Protesters clash with Spanish police at rallies over rapper’s arrest

Spanish police clashed with protesters in Madrid and Barcelona Wednesday (January 17th) night, as fresh rallies broke out across the country over the jailing of a rapper for tweets insulting police and the monarchy.

Protesters clash with Spanish police at rallies over rapper's arrest
Image: Pierre-Philippe Marcou / AFP

Hundreds of demonstrators gathered under a heavy police presence in the capital city's central Puerta del Sol square, calling for the 32-year-old rapper Pablo Hasel to be released and wielding banners reading “enough censorship”.

Masked protesters threw bottles at police, who charged at them in clashes that lasted for several hours, AFP journalists said.

Madrid police said 14 people were detained, with emergency services reporting that nine people were slightly injured in the altercations.

The city's conservative mayor Jose Luis Martinez-Almeida condemned the incidents, tweeting: “The violent and those who do not accept the rules have no place in our society.”

In Barcelona there were altercations between officers and protesters following heavy clashes on Tuesday night, with demonstrators lobbing objects at police and setting homemade barricades ablaze.

Officers responded by using foam bullets and charging the rallies, with the police later tweeting that 29 people had been detained.

There were violent protests reported in Lleida – the rapper's hometown, and where he was arrested – as well as in the towns of Gerona and Tarragona, Catalonia police Mossos d'Esquadra also tweeted.

It follows the arrest of at least 15 people after violent rallies in Barcelona and other cities in the northern Catalonia region on Tuesday.

Tuesday night's unrest left more than 30 people injured, including 19 police officers, according to local authorities. It follows police storming a university campus in the Catalan city of Lleida to arrest Hasel.

Protesters in Barcelona. Image: Josep Lago / AFP

“They will never make us give in, despite the repression,” he shouted after he was escorted out of the facility where he had been holed up. “It is the fascist state that is arresting me. Death to the fascist state!”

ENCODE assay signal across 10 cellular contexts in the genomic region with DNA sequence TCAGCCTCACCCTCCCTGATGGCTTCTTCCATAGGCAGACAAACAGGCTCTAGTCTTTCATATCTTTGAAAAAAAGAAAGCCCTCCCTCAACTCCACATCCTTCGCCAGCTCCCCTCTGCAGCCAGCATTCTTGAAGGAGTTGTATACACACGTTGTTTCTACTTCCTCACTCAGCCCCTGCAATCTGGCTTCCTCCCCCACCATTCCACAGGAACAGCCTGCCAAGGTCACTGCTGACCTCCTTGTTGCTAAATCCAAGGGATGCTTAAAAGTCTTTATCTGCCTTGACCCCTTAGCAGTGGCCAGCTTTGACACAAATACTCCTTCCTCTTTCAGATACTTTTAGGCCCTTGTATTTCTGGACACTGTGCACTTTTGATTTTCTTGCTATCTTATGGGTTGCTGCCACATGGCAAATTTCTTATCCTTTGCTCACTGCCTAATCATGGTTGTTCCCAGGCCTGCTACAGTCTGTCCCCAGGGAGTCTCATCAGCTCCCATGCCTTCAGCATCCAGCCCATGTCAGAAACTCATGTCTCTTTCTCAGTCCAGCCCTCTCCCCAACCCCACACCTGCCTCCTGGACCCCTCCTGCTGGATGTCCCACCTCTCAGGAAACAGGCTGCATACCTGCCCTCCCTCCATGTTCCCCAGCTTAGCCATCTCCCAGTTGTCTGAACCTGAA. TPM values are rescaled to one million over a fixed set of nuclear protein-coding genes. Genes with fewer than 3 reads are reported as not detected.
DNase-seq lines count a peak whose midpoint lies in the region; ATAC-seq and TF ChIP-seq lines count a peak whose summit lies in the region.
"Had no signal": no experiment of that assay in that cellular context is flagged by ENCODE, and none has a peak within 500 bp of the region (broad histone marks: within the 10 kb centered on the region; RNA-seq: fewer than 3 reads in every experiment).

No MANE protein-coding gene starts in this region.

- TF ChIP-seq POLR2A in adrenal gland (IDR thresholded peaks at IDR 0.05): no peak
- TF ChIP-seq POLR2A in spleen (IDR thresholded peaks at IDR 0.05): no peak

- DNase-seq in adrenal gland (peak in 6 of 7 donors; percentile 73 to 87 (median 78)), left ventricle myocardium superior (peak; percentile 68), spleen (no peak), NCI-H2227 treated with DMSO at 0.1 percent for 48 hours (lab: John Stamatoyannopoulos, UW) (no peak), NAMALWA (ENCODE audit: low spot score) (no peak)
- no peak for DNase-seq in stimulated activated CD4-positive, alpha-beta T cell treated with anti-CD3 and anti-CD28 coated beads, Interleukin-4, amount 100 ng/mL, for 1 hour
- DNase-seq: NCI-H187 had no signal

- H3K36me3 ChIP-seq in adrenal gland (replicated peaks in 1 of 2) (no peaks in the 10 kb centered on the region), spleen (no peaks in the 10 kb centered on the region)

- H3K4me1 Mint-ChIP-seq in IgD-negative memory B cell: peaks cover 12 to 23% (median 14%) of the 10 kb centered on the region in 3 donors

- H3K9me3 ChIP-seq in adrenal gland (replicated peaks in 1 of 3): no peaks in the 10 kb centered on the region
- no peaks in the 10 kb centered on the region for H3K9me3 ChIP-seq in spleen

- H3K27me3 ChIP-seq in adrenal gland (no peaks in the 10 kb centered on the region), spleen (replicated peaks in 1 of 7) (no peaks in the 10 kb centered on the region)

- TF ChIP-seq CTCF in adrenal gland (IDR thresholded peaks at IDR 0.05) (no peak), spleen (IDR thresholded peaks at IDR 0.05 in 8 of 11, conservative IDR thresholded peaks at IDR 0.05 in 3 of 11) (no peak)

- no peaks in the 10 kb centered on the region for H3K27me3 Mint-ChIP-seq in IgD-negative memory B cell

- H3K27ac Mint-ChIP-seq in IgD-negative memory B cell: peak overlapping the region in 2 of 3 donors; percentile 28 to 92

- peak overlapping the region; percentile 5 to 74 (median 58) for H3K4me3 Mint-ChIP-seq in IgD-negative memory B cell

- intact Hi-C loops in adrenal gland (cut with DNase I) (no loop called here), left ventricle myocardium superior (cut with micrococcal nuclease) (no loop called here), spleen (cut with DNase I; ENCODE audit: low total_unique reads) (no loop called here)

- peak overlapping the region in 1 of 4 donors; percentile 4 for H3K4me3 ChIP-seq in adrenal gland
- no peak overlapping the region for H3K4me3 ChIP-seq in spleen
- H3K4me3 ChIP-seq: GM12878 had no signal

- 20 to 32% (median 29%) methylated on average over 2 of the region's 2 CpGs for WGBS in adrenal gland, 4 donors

Hasel missed a deadline last Friday to give himself up to police and begin serving a nine-month jail term handed down in 2018.

'Unjust and disproportionate'

At issue was a series of tweets calling former king Juan Carlos I a mafia boss and accusing police of torturing and killing demonstrators and migrants.

Hasel is known for his hard-left views, but his case has become a cause celebre among campaigners who say that prosecuting him is a dangerous assault on free speech.

His sentence caused outrage in Spain, with stars including the film-maker Pedro Almodovar and the Hollywood actor Javier Bardem expressing support for his cause.

Amnesty International denounced the move saying jailing the rapper for song lyrics and tweets was “unjust and disproportionate”.

The Socialist-led government has announced it is seeking to make free speech laws less restrictive, with Podemos, the junior partner in the coalition, saying Tuesday that it would request a pardon for the rapper.

Hasel's case echoes that of another rapper, Valtonyc, who fled to Belgium in 2018 after being convicted of similar crimes. Spain wants him extradited but Belgium has refused as his offences are not a crime under Belgian law.

Valtonyc told AFP he felt “shame” and “anger at seeing a colleague treated like this for doing what artists do, which is to provoke”.

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Madrid police end escaped camels’ night on the town

Eight camels and a llama took to the streets of Madrid overnight after escaping from a nearby circus, Spanish police said on Friday.

A camel in a zoo
A file photo of a camel in a zoo. Photo: ATTILA KISBENEDEK / AFP

It was not immediately clear how the long-legged runaways managed to get out but Quiros Circus, which owns them, blamed sabotage by animal rights activists.

They were spotted at around 5:00 am wandering around the southern district of Carabranchel close to where the circus is currently based.

“Various camels and a llama escaped from a circus in Madrid overnight,” Spain’s national police wrote on Twitter, sharing images of eight two-humped camels and a llama hanging around a street corner.

“Police found them and took care of them so they could be taken back safe and sound,” they tweeted.

There was no word on whether the rogue revellers, who are known for spitting, put up any resistance when the police moved in to detain them.

Mati Munoz, one of the circus’ managers, expressed relief the furry fugitives — Bactrian camels who have two humps and thick shaggy coats – had been safely caught.

“Nothing happened, thank God,” he told AFP, saying the circus had filed a complaint after discovering the electric fence around the animals’ enclosure had been cut.

“We think (their escape) was due to an act of sabotage by animal rights groups who protest every year.”

Bactrian camels (camelus bactrianus) come from the rocky deserts of central and eastern Asia and have an extraordinary ability to survive in extreme conditions.

These days, the vast majority of them are domesticated.